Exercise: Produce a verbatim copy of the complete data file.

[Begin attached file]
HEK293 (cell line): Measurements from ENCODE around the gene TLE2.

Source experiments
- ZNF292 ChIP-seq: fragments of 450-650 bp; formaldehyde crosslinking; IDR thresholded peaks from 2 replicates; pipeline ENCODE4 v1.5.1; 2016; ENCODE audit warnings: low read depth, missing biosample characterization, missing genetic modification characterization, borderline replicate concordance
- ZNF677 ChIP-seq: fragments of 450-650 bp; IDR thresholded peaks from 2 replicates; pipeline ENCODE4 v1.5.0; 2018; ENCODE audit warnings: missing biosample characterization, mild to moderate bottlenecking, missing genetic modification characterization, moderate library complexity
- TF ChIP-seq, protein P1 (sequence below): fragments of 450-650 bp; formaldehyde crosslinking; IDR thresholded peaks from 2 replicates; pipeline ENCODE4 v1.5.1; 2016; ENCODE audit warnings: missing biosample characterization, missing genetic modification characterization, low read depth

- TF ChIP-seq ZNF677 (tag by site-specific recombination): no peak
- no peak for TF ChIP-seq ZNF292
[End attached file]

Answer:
HEK293 (cell line): Measurements from ENCODE around the gene TLE2.

Source experiments
- ZNF292 ChIP-seq: fragments of 450-650 bp; formaldehyde crosslinking; IDR thresholded peaks from 2 replicates; pipeline ENCODE4 v1.5.1; 2016; ENCODE audit warnings: low read depth, missing biosample characterization, missing genetic modification characterization, borderline replicate concordance
- ZNF677 ChIP-seq: fragments of 450-650 bp; IDR thresholded peaks from 2 replicates; pipeline ENCODE4 v1.5.0; 2018; ENCODE audit warnings: missing biosample characterization, mild to moderate bottlenecking, missing genetic modification characterization, moderate library complexity
- TF ChIP-seq, protein P1 (sequence below): fragments of 450-650 bp; formaldehyde crosslinking; IDR thresholded peaks from 2 replicates; pipeline ENCODE4 v1.5.1; 2016; ENCODE audit warnings: missing biosample characterization, missing genetic modification characterization, low read depth

- TF ChIP-seq ZNF677 (tag by site-specific recombination): no peak
- no peak for TF ChIP-seq ZNF292